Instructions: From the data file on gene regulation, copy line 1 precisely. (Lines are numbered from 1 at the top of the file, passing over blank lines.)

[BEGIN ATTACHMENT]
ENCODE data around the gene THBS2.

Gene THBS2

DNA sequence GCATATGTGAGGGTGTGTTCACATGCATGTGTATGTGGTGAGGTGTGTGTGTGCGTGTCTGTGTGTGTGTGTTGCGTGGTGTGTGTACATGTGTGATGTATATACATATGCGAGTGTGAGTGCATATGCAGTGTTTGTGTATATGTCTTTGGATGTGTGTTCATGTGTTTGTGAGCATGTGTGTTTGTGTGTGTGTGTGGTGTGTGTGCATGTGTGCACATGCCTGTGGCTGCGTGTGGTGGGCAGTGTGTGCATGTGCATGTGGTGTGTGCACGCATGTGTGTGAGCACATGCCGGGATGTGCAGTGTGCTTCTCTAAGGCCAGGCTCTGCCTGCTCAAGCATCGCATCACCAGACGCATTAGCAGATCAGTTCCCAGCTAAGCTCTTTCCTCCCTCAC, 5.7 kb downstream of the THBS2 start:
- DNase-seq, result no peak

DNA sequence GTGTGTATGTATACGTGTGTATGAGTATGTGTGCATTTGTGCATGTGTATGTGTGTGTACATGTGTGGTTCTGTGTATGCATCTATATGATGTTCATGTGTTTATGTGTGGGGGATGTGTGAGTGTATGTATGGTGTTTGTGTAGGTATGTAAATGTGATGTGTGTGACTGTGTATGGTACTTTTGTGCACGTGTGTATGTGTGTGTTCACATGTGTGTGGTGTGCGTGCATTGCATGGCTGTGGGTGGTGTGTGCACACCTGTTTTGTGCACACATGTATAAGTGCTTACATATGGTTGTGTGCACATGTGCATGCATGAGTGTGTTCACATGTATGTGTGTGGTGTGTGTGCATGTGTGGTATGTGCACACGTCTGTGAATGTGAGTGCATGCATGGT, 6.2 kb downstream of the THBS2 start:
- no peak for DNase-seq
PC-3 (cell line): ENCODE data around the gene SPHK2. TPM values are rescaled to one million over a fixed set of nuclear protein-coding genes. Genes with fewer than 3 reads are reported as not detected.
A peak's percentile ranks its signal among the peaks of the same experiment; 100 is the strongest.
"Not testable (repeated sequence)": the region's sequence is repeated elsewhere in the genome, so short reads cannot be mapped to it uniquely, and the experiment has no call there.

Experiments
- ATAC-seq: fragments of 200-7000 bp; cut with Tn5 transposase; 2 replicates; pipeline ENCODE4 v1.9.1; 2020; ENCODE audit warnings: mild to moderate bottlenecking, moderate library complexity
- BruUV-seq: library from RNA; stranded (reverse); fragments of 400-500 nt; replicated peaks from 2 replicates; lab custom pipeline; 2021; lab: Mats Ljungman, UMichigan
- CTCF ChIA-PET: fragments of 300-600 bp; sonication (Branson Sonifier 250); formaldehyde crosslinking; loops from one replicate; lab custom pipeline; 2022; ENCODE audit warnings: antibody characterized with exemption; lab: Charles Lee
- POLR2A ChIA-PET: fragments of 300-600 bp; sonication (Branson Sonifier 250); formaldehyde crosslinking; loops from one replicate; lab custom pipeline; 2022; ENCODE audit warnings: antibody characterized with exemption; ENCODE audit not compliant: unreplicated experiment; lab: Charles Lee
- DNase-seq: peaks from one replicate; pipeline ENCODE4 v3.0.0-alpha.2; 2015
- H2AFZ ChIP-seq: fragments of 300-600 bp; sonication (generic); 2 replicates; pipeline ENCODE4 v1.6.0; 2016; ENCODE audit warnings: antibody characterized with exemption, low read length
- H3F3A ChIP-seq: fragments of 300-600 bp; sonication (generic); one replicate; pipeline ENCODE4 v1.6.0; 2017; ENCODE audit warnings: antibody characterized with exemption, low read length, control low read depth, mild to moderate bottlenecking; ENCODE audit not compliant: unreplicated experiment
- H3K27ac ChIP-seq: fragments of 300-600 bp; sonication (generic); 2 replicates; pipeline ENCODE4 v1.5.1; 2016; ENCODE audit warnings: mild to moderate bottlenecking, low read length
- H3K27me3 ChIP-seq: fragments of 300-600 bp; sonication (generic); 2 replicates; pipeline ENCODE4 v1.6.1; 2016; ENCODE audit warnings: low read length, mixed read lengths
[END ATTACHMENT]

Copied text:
ENCODE data around the gene THBS2.